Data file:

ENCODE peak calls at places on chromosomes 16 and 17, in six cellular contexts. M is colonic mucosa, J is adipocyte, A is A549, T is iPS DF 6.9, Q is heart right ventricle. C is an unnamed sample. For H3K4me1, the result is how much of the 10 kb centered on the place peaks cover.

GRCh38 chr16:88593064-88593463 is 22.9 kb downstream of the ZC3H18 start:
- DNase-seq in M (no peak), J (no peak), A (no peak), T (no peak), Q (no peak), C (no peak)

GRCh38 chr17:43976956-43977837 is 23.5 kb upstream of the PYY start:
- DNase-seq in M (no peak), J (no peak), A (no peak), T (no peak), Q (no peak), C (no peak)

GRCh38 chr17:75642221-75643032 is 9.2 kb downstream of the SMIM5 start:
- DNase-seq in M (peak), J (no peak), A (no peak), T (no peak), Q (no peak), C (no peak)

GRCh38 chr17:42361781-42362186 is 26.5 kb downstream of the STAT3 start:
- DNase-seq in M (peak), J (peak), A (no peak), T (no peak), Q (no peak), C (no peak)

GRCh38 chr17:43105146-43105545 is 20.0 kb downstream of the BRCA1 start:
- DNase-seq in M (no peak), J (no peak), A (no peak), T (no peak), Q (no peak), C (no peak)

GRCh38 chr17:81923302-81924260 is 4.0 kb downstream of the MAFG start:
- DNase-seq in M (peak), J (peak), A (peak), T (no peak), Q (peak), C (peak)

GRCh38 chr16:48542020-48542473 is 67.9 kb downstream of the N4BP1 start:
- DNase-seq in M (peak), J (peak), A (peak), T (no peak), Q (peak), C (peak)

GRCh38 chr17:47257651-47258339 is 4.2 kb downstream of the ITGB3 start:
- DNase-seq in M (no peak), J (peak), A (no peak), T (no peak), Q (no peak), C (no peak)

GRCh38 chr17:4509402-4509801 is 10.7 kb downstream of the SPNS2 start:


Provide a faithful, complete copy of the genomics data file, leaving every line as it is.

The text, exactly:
ENCODE peak calls at places on chromosomes 16 and 17, in six cellular contexts. M is colonic mucosa, J is adipocyte, A is A549, T is iPS DF 6.9, Q is heart right ventricle. C is an unnamed sample. For H3K4me1, the result is how much of the 10 kb centered on the place peaks cover.

GRCh38 chr16:88593064-88593463 is 22.9 kb downstream of the ZC3H18 start:
- DNase-seq in M (no peak), J (no peak), A (no peak), T (no peak), Q (no peak), C (no peak)

GRCh38 chr17:43976956-43977837 is 23.5 kb upstream of the PYY start:
- DNase-seq in M (no peak), J (no peak), A (no peak), T (no peak), Q (no peak), C (no peak)

GRCh38 chr17:75642221-75643032 is 9.2 kb downstream of the SMIM5 start:
- DNase-seq in M (peak), J (no peak), A (no peak), T (no peak), Q (no peak), C (no peak)

GRCh38 chr17:42361781-42362186 is 26.5 kb downstream of the STAT3 start:
- DNase-seq in M (peak), J (peak), A (no peak), T (no peak), Q (no peak), C (no peak)

GRCh38 chr17:43105146-43105545 is 20.0 kb downstream of the BRCA1 start:
- DNase-seq in M (no peak), J (no peak), A (no peak), T (no peak), Q (no peak), C (no peak)

GRCh38 chr17:81923302-81924260 is 4.0 kb downstream of the MAFG start:
- DNase-seq in M (peak), J (peak), A (peak), T (no peak), Q (peak), C (peak)

GRCh38 chr16:48542020-48542473 is 67.9 kb downstream of the N4BP1 start:
- DNase-seq in M (peak), J (peak), A (peak), T (no peak), Q (peak), C (peak)

GRCh38 chr17:47257651-47258339 is 4.2 kb downstream of the ITGB3 start:
- DNase-seq in M (no peak), J (peak), A (no peak), T (no peak), Q (no peak), C (no peak)

GRCh38 chr17:4509402-4509801 is 10.7 kb downstream of the SPNS2 start: